Dia turut disenaraikan sebagai salah satu daripada “pengganas global yang dikehendaki” AS.

Pada tahun 2019, Malaysia menyertai Christchurch Call to Action sebagai langkah menangani kandungan siber/maya pengganas dan pelampau.

Secaranya amnya, Covid-19 secara tidak langsung telah menjejaskan saluran pembiayaan kumpulan ekstremis. 

Oleh itu, keterbatasan pergerakan dan kewangan telah memaksa kumpulan-kumpulan ini untuk menghadkan aktiviti mereka kepada ruang siber dalam pengrekrutan ahli dan usaha indoktrinasi, propaganda dan penyebaran maklumat palsu. 

Aktiviti radikalisasi dalam talian sebenarnya meningkat semasa wabak Covid-19. 

Kebergantungan ruang siber dan jaringan digital memainkan peranan yang cukup penting bagi kumpulan ekstremis untuk melatih dan merancang serangan mereka. 

Oleh itu, kita juga dapat menjangkakan bahawa akan berlaku lebih banyak aktiviti pasif pengrekrutan (iaitu secara maya) yang akan dieksploitasi kumpulan ekstremis terutamanya dalam tempoh normalisasi pasca-Covid-19.

Bagi membanteras aktviti ekstremisme, kita mestilah menyegarkan kembali pemahaman kita tentang punca-punca berlakunya ekstremisme. 

  1. Tekanan sosioekonomi 

Ini mewujudkan ruang terhadap aktiviti pengrekrutan. 

Sebagai contoh, ahli-ahli Lashkar-e-Taiba yang bertanggungjawab keatas serangan di Mumbai pada tahun 2008 berasal daripada golongan berpendapatan rendah yang terpinggir di wilayah Punjab (Pakistan). Bagi rekrut-rekrut, kemasukan mereka ke dalam perjuangan “jihad” merupakan satu jalan keluar daripada kemiskinan dan kesengsaraan sosio-economi. Mereka juga menikmati status dan prestij kerana memperjuangkan isu popular dan mengeksploitasikan ketidakpuasan yang berunsurkan fahaman sempit.

  1. Penindasan berunsurkan kaum/agama

Penindasan kaum boleh berlaku dalam dua keadaan.

Dari satu sudut, situasi di Sri Lanka menunjukkan ketegangan antara kumpulan etnik yang tiada penghujungnya, lebih-lebih lagi apabila puncanya bersangkut-paut dengan perlembagaan yang telah menyebabkan keganasan dasyat. Kewujudan kumpulan pengganas Pembebasan Harimau Tamil Eelam (LTTE) adalah kerana minoriti kaum Jaffna Tamil sudah terserah kepada tanggapan bahawa rundingan dan kompromi adalah mustahil untuk dicapai dengan komuniti majoriti Sinhala.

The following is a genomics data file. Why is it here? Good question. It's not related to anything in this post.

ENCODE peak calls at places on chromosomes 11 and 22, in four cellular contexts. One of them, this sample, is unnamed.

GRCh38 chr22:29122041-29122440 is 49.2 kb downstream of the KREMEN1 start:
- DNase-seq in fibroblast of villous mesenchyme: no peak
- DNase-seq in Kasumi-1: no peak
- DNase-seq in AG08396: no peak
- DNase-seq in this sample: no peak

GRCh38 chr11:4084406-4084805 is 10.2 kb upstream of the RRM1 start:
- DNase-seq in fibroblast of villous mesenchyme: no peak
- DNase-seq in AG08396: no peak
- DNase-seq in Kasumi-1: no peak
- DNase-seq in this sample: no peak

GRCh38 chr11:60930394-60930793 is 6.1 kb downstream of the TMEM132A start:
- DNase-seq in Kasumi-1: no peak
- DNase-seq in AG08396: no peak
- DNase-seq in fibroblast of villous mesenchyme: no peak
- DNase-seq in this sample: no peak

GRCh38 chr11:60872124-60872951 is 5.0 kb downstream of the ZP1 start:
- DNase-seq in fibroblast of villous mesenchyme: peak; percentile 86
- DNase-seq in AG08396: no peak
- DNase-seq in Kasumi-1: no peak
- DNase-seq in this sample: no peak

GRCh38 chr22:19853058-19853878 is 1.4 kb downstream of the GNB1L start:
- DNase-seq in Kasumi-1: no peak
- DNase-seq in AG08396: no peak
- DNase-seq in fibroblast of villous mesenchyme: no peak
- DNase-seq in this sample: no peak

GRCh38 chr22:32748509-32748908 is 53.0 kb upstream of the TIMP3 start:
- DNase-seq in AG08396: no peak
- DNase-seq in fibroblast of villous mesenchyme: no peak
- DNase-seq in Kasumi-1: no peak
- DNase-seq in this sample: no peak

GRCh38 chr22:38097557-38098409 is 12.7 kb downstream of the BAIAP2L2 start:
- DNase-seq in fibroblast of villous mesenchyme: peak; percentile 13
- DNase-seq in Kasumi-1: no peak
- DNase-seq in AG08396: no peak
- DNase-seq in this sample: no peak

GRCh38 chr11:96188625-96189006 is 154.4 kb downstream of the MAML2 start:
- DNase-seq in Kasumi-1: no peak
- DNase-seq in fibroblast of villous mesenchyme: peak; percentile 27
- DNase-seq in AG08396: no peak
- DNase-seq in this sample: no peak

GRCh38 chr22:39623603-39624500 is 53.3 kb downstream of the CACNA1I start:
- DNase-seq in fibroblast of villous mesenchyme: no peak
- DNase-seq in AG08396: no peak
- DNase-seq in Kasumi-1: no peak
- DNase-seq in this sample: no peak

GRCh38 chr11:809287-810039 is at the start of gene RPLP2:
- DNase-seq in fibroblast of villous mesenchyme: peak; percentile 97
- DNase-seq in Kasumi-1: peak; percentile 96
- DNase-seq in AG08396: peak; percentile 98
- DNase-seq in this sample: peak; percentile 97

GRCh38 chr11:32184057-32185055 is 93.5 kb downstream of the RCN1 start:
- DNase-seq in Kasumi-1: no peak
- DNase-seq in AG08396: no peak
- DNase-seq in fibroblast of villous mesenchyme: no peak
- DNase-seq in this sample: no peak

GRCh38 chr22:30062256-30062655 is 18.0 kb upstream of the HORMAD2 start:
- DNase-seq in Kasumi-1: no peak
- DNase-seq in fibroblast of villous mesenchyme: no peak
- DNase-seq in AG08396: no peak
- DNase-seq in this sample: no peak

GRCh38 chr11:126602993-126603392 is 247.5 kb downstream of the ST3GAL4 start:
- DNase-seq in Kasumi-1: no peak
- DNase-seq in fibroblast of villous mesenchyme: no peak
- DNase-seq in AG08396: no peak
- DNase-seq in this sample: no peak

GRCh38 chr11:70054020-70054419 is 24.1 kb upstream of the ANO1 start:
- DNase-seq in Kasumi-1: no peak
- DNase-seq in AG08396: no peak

Dari sisi sudut yang lain, penindasan kaum amat mudah dimanipulasikan dalam bentuk retorik etno-agama yang toksik. 

Ini memperkasakan tanggapan naratif seperti “Islam terancam” – yang membolehkan suatu pemikiran yang bercorak ekstrem untuk tersebar di kalangan golongan majoriti etnik. 

Kesimpulanya ialah kumpulan pinggiran akan sentiasa wujud – seperti kes-kes yang dinyatakan diatas – yang berpendirian lebih ekstrim atau keterlaluan.

Mengapa? 

Ini kerana jalan penyelesaian kepada permasalahan yang dihuraikan naratif digunapakai mereka yang berkepentingan tidak memadai – seakan budaya takfiri yang dibawa Isis.

Inilah sebabnya mengapa ancaman keselamatan daripada pelaku bukan negara dalam konteks Malaysia masih terus berlaku.

3.  Tiada iltizam atau tekad politik dalam menangani isu pendakwah yang menyebar propaganda berbaur hasutan.

Kes seperti seorang ustaz yang memperburuk-burukkan orang bukan Islam yang tular di media social telah mengundang banyak laporan polis.

Namun, sehingga kini, masih tiada tindakan diambil terhadap beliau. Sementara itu, polis dilaporkan akan bertindak terhadap kumpulan aktivis BJP yang bergambar di hadapan kuil Batu Caves.

Apa yang menggerunkan lagi adalah apabila ustaz itu dirakam menyatakan bahawa mangsa “jihad” merupakan penindas manakala semua orang bukan Islam adalah musuh kepada umat Islam.  

Pihak berkuasa mestilah mempunyai tekad politik untuk membanteras ekstremisme yang kononnya memperjuangkan agama tetapi pada hakikatnya mencemarkan imej serta kesucian Islam itu sendiri.

Inilah sebabnya mengapa kita perlu memberi lebih penekanan kepada kedayatahanan digital negara bagi membasmi ekstremisme – melalui pemantauan berterusan, pengawasan dan pengumpulan risikan disusuli dengan tindakan pantas dan tegas terhadap pendakwah yang menyebarkan kebencian.

Polis Diraja Malaysia (PDRM) dan Cawangan Khas yang lain mestilah bersungguh-sungguh dalam memerangi ekstremisme (yang boleh mencetuskan keganasan militan) di kalangan awam dengan menubuhkan unit operasi tindakbalas naratif dan psikologi (“psy ops”) terdiri daripada pakar laskar siber dalam mendedahkan kecatatan ideologi, melemahkan pengaruh, mengurangkan peluang and menyahaktifkan program-program kumpulan ekstremis yang berselindung di atas nama agama.

Jason Loh dan Hazriq Iqmal Abdul Aziz merupakan sebahagian daripada pasukan penyelidik di EMIR Research, sebuah organisasi pemikir bebas yang berfokuskan kepada pencernaan saranan-saranan dasar strategik berteraskan penyelidikan yang terperinci, konsisten dan menyeluruh.